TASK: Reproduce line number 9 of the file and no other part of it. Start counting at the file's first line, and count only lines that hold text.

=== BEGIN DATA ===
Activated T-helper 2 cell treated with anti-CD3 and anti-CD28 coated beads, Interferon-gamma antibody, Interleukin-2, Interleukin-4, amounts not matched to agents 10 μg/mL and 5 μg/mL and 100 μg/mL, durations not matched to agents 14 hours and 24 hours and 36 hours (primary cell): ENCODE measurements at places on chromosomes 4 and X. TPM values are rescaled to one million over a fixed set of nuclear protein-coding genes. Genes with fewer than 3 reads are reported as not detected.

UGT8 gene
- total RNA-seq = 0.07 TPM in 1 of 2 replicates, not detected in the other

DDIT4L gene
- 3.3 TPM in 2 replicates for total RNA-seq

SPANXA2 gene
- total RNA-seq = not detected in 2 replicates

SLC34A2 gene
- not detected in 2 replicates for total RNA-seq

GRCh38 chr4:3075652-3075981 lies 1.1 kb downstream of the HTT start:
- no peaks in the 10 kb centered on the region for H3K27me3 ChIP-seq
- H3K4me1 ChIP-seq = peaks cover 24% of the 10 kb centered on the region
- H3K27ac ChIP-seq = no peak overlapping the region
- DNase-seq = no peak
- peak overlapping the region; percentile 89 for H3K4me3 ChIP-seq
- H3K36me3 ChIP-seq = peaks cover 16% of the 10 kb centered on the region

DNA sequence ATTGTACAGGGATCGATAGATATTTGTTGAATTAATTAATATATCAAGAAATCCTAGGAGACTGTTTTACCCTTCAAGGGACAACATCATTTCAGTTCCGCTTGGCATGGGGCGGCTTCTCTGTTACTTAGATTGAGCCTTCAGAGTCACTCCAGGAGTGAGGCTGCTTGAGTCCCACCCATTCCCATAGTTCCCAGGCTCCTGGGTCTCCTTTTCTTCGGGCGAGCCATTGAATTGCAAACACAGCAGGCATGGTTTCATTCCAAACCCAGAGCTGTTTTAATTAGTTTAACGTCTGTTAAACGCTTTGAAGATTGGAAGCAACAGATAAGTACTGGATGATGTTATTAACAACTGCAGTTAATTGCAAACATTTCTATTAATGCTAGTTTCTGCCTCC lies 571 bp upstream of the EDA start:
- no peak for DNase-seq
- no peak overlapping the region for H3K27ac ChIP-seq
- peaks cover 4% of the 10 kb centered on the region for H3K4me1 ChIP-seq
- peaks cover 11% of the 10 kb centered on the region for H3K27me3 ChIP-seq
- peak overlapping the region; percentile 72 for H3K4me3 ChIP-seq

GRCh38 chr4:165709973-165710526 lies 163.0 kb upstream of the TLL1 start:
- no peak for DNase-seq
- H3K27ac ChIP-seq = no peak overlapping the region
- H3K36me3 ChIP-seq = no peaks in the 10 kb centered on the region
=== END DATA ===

- not detected in 2 replicates for total RNA-seq